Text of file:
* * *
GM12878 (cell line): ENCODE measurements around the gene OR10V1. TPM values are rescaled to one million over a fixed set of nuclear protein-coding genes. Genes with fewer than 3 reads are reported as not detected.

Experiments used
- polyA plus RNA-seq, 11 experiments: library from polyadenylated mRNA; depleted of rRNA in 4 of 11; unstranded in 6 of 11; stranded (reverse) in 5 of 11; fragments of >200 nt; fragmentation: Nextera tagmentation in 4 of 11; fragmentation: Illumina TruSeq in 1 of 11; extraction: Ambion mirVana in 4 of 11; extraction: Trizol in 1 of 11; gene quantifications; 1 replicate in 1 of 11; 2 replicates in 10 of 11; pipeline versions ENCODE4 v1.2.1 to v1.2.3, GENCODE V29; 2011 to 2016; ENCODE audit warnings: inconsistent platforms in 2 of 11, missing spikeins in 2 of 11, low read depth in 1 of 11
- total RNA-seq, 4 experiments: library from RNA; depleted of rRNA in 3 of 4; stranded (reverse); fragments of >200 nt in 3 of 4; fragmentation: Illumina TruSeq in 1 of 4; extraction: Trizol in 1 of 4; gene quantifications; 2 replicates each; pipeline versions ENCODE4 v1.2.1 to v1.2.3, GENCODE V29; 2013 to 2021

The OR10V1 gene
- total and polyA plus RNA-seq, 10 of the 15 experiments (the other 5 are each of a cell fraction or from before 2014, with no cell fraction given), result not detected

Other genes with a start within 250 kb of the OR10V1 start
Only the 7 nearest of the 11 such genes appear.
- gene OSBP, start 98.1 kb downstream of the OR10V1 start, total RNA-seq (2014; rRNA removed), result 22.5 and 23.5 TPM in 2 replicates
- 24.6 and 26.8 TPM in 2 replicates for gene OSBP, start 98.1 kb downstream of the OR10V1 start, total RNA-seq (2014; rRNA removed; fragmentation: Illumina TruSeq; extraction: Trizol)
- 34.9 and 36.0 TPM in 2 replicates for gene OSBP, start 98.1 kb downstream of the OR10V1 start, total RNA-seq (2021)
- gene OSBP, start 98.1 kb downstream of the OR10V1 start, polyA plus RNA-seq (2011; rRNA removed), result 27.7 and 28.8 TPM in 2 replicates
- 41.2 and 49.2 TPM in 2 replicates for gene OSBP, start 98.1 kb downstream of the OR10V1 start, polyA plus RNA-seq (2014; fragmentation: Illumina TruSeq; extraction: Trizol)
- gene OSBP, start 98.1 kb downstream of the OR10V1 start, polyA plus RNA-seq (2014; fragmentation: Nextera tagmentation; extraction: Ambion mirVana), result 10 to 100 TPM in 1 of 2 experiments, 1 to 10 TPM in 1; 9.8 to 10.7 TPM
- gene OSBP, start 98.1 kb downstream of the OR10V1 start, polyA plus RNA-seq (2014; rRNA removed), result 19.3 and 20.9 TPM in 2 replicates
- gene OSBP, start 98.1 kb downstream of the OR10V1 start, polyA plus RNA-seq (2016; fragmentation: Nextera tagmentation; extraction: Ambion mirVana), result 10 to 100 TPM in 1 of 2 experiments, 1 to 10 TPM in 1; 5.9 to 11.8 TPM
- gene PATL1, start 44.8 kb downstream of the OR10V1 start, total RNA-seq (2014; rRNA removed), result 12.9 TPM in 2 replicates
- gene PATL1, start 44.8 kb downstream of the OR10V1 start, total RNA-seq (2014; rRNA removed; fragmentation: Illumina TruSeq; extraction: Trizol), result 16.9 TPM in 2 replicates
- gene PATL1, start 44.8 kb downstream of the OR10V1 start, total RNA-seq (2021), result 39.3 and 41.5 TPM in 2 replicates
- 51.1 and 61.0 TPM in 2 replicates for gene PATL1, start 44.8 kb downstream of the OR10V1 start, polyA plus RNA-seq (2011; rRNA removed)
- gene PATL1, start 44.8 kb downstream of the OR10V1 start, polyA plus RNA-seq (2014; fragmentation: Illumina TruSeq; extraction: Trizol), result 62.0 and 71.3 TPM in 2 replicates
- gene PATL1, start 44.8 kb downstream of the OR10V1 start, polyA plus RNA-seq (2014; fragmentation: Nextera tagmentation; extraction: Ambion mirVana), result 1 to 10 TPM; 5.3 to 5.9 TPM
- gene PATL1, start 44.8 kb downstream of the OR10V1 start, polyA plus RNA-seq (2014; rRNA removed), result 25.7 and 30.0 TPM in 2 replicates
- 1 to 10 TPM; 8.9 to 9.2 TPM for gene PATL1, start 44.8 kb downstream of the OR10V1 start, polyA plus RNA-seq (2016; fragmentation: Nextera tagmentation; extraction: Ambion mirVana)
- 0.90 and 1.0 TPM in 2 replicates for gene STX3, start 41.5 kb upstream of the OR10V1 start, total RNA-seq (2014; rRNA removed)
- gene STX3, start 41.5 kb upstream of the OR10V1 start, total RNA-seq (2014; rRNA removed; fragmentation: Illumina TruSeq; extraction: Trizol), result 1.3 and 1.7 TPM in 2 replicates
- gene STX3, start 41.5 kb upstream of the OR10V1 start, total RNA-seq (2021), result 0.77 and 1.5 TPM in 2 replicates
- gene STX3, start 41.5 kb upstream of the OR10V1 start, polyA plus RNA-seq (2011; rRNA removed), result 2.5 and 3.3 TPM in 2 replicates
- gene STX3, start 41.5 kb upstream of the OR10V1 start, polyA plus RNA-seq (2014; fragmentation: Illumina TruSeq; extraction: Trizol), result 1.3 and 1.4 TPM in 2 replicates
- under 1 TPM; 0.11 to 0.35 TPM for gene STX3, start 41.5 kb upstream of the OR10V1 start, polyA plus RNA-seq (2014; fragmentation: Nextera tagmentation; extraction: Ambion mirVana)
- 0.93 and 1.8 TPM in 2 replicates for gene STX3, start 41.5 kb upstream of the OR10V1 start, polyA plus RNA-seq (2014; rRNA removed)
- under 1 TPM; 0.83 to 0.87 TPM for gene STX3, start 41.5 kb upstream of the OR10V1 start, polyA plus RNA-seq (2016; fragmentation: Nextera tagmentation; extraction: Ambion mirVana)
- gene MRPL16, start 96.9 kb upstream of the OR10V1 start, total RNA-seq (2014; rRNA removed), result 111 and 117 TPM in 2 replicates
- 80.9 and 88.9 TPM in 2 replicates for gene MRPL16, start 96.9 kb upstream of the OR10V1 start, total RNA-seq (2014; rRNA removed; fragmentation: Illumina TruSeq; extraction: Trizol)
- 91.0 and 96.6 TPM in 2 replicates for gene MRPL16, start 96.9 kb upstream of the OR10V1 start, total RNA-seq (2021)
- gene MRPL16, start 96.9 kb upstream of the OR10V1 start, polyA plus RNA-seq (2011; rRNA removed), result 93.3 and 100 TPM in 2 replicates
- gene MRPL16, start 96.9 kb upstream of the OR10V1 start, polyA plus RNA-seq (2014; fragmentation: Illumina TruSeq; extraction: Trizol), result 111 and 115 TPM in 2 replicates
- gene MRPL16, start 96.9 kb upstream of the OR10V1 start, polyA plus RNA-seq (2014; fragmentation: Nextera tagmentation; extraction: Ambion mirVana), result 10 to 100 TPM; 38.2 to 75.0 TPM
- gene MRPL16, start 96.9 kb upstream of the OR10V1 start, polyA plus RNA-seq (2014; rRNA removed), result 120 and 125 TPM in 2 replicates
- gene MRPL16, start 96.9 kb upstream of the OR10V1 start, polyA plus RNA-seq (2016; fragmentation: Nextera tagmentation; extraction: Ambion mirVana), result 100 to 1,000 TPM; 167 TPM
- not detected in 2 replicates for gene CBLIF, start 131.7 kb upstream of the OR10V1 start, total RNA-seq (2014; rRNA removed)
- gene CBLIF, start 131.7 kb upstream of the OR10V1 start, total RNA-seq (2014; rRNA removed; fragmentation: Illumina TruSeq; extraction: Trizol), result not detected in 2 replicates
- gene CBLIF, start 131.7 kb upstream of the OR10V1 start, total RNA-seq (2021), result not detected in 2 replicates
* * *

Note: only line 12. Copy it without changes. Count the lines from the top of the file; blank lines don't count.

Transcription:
- gene OSBP, start 98.1 kb downstream of the OR10V1 start, polyA plus RNA-seq (2011; rRNA removed), result 27.7 and 28.8 TPM in 2 replicates